Every club lacks something, and the Cardinals never seem to have enough training tables or whirlpools. Particularly hard-hit last year was the pitching staff, which lost starters Danny Cox and Greg Mathews before the start of the season and bullpen ace Todd Worrell at the end, all to elbow injuries. So this spring manager Whitey Herzog wasn't quite sure of the state of his staff. "I've got 19 pitchers," he said, "and 13 question marks." Worrell won't be back until after the All-Star break, and Cox will open the season on the DL. Fortunately, in the off-season the Cardinals signed free agents Bryn Smith and John Tudor. If Tudor, who also had elbow surgery last year, can return to form, that will give St. Louis a formidable rotation of Joe Magrane (18-9, 2.91), Jose DeLeon (16-12, a league-leading 201 strikeouts). Smith (10-11, 2.84), Tudor and Mathews. To replace Worrell, Herzog will revive the bullpen-by-committee he invented almost 10 years ago. Long live Jeff Lahti!

Outfielder Vince Coleman has a chance this year to tie Maury Wills's record for most consecutive seasons leading the National League in stolen bases (six). Coleman had a particularly anemic year at the plate in '89 (.254, .316 on-base average), and despite an off-season tutorial with appropriately named batting coach Steve Braun, he might have to steal time away from the Cards' other regular outfielders—moving left to right, former MVP Willie McGee, Milt Thompson (.290, 68 RBIs, 27 stolen bases) and Tom Brunansky, who hit at least 20 homers in each of the last eight seasons. Significantly, Coleman, McGee and Brunansky can all be free agents at the end of the year. So if you believe in salary drives, you'll believe in the Cardinals.

They also have the best infield in the game: Pedro Guerrero (.311, 117 RBIs) at first, Jose Oquendo (.291) at second, Ozzie Smith (29 stolen bases, 50 RBIs) at short and Terry Pendleton (74 RBIs) at third. Playing in St. Louis has done wonders for Guerrero, who was considered a bad influence by the Dodgers. "They leave me alone here," he says. "All I have to do is hit. And catch the ball. Sometimes."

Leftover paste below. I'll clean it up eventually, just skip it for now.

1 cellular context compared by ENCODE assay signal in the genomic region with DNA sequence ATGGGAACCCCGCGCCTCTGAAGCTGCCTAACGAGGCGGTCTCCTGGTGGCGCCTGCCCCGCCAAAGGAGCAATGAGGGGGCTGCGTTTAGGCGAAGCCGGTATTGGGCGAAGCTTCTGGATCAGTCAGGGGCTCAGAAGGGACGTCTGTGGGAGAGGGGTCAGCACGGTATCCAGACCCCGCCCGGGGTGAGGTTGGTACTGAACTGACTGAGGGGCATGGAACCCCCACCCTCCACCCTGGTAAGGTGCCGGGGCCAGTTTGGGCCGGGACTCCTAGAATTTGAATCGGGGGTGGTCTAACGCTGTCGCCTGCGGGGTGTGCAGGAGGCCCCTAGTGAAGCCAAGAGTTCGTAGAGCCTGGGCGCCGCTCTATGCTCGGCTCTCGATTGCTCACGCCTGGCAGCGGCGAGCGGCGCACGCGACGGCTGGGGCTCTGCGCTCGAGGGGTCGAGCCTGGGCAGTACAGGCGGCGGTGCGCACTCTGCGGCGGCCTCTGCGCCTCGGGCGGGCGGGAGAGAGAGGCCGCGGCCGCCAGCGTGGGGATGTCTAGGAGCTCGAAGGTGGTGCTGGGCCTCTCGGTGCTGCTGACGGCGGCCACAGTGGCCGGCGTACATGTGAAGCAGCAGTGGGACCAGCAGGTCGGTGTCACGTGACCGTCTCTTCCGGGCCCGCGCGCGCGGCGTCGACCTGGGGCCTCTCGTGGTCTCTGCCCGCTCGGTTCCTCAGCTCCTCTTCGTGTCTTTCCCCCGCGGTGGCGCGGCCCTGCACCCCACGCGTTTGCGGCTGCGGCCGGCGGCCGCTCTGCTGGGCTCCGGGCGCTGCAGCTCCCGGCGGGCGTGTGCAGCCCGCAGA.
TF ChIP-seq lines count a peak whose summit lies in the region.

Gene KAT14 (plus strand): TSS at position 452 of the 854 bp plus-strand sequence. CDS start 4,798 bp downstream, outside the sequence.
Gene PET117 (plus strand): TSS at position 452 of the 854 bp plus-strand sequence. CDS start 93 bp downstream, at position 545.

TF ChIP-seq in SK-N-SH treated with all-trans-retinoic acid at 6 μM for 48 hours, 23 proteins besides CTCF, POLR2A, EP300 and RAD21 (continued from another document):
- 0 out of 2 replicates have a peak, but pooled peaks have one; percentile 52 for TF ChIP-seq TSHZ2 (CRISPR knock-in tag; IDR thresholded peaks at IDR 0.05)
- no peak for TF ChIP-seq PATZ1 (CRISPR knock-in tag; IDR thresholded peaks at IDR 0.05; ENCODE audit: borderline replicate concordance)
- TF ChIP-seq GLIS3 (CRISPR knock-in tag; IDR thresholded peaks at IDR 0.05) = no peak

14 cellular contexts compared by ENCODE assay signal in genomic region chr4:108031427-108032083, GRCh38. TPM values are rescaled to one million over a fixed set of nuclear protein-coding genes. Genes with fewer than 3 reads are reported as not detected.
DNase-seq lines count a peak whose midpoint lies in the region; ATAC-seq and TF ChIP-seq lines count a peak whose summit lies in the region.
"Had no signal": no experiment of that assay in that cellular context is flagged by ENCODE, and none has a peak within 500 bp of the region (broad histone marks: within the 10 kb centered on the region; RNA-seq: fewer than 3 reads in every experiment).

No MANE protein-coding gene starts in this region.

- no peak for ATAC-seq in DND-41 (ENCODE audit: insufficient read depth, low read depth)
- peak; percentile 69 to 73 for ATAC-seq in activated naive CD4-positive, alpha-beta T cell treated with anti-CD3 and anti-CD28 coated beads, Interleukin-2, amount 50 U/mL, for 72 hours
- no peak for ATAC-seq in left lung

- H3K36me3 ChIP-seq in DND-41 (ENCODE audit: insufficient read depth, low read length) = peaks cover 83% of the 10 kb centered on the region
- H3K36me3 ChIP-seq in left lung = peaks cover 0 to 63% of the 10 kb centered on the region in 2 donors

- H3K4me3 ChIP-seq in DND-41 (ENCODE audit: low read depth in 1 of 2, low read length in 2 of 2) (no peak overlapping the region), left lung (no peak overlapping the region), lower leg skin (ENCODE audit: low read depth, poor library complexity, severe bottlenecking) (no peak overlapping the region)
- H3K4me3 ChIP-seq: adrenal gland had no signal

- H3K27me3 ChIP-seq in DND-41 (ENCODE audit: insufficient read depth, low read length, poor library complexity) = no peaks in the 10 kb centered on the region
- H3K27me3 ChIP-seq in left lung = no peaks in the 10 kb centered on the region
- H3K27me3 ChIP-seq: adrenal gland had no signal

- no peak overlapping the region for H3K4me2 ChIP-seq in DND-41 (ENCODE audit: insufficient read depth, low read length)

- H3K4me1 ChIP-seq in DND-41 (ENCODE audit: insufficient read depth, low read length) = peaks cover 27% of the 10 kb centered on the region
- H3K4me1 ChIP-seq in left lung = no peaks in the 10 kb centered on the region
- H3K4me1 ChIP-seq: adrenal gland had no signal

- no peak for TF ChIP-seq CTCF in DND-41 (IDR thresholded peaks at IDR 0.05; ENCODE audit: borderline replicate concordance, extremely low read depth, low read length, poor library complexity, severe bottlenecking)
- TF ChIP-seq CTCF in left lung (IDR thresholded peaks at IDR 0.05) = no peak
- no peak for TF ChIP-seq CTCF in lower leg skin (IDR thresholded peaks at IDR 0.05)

"This is the sixth year in a row the Mets will be favored to win the division," says Herzog. "Even I like 'em. I would certainly like to have some of their pitching. And they made a pretty good trade with the Dodgers." That trade is the one in which the Mets acquired reliever Alejandro Pena and first baseman Mike Marshall for center-fielder Juan Samuel. The Mets also traded their left-handed closer, Randy Myers, to the Reds for their lefthanded closer, John Franco. On paper New York looks formidable. But then, the team looked that way last year too—and ended up finishing a distant second to the Cubs.

Disappointment has become old hat at Shea. The 1990 Elias Baseball Analyst points out that of the eight teams that won two thirds of their games in the last 50 years, only the 1986 Mets failed to return to the World Series within the next two seasons. "We're all still a little embarrassed by last year," says pitcher David Cone, who went from 20-3 in '88 to 14-8 last season. "There was a lot of individualism, and it seemed to pull us apart. But the consensus is that we're going to weed out that negative mentality. I really believe that we're in transition to a new club."

You may recall that on Picture Day in the spring of '89, outfielder Darryl Strawberry took a swing at first baseman Keith Hernandez. Well, at Picture Day this spring, manager Davey Johnson mockingly separated Strawberry from Gooden as if they were fighting. Everybody laughed. Meanwhile, prima donna second baseman Gregg Jefferies has made a concerted effort to be one of the guys this spring. So maybe morale won't be a problem.